0

If I see my friend preparing her/his fish for cooking, and I wonder what kind of fish it is, what is the suitable sentence to ask her/him?

(a) What kind of fish will you use?

(b) What kind of fish are you using?

(c) What kind of fish do you use?

...etc

Is there anything wrong if I use the present simple tense because I just want to know the general information?

I am afraid of overusing the continuous tense in speaking.

migrated from english.stackexchange.com Jan 25 '18 at 1:55

This question came from our site for linguists, etymologists, and serious English language enthusiasts.

  • 1
    What fish is that? – oerkelens Jan 23 '18 at 19:17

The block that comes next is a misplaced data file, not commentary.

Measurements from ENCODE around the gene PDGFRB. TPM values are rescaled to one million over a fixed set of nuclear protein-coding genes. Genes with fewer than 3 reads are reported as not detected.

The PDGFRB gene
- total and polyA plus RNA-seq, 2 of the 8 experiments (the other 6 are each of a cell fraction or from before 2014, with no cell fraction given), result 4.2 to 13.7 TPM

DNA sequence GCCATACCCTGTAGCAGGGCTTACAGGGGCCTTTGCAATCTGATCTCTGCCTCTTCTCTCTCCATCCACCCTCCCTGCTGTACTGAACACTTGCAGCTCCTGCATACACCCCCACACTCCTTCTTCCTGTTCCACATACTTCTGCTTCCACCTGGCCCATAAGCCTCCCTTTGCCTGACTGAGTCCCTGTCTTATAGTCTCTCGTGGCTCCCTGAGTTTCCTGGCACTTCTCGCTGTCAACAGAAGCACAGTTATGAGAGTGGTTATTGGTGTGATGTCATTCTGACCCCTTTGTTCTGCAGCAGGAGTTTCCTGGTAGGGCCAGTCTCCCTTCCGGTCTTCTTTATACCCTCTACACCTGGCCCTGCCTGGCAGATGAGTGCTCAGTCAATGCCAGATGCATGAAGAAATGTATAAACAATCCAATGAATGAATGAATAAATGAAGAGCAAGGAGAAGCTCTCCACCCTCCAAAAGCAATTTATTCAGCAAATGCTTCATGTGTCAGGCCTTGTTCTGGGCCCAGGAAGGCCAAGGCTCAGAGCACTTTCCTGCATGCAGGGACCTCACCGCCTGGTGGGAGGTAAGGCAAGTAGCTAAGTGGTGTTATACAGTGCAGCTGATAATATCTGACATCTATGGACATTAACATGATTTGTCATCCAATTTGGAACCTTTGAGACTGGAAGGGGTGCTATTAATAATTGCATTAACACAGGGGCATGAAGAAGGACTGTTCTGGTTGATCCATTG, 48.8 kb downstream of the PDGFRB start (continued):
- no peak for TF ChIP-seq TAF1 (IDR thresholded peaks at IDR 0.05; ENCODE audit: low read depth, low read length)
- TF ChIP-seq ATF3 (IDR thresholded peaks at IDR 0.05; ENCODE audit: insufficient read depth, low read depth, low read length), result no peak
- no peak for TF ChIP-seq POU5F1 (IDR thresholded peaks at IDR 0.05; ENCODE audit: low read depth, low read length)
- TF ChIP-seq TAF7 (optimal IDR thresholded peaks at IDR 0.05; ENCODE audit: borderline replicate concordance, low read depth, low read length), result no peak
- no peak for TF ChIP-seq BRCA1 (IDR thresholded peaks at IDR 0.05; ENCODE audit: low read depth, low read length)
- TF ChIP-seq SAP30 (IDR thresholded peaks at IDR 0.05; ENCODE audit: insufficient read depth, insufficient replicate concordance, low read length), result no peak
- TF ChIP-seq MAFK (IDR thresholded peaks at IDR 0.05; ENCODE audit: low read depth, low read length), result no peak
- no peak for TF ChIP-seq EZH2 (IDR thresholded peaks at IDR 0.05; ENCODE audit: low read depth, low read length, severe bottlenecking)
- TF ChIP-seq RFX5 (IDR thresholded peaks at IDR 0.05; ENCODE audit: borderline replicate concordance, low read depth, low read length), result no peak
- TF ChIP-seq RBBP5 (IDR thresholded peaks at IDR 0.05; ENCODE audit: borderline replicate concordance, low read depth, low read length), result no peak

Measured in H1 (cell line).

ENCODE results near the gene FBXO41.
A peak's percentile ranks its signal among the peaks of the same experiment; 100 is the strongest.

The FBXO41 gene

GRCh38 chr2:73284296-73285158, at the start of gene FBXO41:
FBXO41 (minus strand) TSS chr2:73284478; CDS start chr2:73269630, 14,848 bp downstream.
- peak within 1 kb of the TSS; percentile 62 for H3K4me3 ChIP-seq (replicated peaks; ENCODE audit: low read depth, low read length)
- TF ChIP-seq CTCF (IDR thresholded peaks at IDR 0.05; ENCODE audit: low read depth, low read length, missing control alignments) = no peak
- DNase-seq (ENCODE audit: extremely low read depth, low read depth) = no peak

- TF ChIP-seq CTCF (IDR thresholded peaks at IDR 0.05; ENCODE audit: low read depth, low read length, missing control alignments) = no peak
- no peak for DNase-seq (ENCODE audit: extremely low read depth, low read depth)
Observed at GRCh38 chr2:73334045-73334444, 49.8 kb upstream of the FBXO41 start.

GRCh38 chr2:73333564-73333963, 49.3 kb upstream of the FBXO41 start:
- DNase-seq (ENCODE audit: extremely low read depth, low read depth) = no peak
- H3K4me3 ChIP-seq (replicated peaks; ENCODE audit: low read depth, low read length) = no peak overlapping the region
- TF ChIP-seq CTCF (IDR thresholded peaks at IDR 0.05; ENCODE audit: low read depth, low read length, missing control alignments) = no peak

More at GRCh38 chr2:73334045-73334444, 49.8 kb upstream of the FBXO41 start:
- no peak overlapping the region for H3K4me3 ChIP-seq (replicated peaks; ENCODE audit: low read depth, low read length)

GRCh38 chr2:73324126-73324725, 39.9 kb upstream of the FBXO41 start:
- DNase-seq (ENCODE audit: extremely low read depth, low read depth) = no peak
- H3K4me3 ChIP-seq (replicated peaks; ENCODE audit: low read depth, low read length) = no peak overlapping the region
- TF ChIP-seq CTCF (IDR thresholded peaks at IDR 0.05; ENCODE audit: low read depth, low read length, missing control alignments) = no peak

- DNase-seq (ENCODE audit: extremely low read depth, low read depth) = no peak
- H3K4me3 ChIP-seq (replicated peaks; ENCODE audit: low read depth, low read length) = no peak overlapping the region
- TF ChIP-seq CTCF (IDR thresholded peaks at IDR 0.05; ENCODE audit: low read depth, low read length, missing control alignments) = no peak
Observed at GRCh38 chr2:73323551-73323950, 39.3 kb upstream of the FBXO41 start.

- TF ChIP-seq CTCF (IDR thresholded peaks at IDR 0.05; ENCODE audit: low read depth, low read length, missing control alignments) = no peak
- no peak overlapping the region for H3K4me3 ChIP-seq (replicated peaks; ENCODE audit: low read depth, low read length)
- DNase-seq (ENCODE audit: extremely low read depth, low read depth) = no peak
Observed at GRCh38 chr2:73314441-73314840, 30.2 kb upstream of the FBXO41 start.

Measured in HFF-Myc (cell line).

1

As you see the fish being prepared: 'What kind of fish are you using?' Or 'What kind of fish is that?'

The present continuous tense is most often used for actions happening now. It fits your scenario nicely.

http://esl.fis.edu/grammar/rules/prescont.htm

  • Future (“will”) is inappropriate because you already see that your friend is using a fish. “Do” is also inappropriate because that implies “on a regular basis”, not now in particular. – Mixolydian Mar 24 at 19:07

Your Answer

By clicking “Post Your Answer”, you agree to our terms of service, privacy policy and cookie policy